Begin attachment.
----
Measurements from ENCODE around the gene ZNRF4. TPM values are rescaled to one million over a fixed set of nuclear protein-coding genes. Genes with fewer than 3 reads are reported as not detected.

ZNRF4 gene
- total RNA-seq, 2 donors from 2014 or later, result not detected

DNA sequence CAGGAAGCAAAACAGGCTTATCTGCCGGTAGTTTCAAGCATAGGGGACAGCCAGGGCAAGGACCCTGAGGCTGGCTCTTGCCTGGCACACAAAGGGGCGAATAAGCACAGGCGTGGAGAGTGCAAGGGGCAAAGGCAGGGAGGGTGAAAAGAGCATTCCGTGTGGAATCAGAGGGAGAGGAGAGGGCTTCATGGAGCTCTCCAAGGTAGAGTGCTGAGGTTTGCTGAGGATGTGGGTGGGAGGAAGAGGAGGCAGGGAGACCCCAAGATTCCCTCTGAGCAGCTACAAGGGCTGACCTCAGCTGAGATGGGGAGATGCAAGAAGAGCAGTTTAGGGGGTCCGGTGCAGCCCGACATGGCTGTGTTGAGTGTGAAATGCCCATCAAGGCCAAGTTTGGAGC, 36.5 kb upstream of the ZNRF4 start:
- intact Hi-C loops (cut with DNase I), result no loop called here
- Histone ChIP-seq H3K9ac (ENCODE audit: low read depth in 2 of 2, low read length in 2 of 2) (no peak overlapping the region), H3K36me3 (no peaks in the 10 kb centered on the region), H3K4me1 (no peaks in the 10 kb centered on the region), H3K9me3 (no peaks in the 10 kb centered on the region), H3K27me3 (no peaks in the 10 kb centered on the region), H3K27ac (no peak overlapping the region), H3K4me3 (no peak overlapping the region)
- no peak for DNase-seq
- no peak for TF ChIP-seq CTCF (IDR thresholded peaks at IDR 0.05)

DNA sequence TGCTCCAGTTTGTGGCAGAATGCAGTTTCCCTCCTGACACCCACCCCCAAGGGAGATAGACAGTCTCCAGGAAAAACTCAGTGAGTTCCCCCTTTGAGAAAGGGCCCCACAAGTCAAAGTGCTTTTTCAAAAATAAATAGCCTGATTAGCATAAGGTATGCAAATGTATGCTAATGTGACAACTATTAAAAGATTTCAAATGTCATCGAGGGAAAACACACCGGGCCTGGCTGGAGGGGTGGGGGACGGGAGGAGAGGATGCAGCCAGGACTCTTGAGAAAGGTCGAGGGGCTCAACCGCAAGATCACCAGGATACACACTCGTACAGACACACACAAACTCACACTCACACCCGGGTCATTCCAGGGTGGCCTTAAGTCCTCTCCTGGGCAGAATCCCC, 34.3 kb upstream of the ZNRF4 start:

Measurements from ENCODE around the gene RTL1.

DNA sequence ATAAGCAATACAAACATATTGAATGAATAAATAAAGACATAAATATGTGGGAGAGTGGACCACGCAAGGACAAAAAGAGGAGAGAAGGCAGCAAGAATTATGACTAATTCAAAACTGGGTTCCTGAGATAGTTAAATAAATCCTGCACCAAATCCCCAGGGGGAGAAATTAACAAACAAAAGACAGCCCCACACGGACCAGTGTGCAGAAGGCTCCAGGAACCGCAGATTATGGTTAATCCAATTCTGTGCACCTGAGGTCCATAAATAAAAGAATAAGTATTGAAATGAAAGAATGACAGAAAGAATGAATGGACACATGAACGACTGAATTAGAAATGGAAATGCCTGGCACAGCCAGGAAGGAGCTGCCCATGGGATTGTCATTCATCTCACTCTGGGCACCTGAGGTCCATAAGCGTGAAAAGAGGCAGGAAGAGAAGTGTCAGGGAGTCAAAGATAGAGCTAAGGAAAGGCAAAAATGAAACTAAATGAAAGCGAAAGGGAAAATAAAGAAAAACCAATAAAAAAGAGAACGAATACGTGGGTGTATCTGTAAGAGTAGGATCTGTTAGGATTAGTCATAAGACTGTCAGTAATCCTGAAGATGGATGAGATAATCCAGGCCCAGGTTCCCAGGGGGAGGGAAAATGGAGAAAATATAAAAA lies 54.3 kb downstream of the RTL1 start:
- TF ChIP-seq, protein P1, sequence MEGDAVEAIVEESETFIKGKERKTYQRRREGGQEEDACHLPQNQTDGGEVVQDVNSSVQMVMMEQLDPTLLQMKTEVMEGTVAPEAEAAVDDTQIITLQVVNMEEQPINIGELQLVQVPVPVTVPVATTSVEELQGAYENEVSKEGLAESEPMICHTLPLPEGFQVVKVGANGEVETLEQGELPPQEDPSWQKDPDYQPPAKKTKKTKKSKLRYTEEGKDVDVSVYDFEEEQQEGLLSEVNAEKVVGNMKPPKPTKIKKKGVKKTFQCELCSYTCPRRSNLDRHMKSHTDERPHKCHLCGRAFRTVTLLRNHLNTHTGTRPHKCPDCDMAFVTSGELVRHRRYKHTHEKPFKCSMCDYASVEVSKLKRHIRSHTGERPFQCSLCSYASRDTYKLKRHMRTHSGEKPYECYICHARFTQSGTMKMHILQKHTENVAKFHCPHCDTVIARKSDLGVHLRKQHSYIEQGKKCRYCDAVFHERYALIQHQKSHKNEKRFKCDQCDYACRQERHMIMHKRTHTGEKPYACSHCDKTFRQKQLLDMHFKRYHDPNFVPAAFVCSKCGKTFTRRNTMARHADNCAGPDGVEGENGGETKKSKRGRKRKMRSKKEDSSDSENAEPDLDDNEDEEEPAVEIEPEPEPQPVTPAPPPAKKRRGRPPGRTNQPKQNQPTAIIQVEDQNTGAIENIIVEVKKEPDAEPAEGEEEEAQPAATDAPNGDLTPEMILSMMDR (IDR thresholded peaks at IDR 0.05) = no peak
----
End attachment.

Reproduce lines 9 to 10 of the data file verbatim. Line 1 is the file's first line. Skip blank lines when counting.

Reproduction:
DNA sequence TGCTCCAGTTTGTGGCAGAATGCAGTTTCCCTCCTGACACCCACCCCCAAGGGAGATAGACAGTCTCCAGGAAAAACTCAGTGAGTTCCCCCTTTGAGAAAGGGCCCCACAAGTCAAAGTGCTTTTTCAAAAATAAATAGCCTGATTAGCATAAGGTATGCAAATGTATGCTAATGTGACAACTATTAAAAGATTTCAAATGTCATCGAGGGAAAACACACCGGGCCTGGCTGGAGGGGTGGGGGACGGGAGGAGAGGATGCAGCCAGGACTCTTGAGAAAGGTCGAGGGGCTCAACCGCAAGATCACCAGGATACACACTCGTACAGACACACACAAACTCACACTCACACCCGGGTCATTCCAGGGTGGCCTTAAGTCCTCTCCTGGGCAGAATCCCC, 34.3 kb upstream of the ZNRF4 start:

Measurements from ENCODE around the gene RTL1.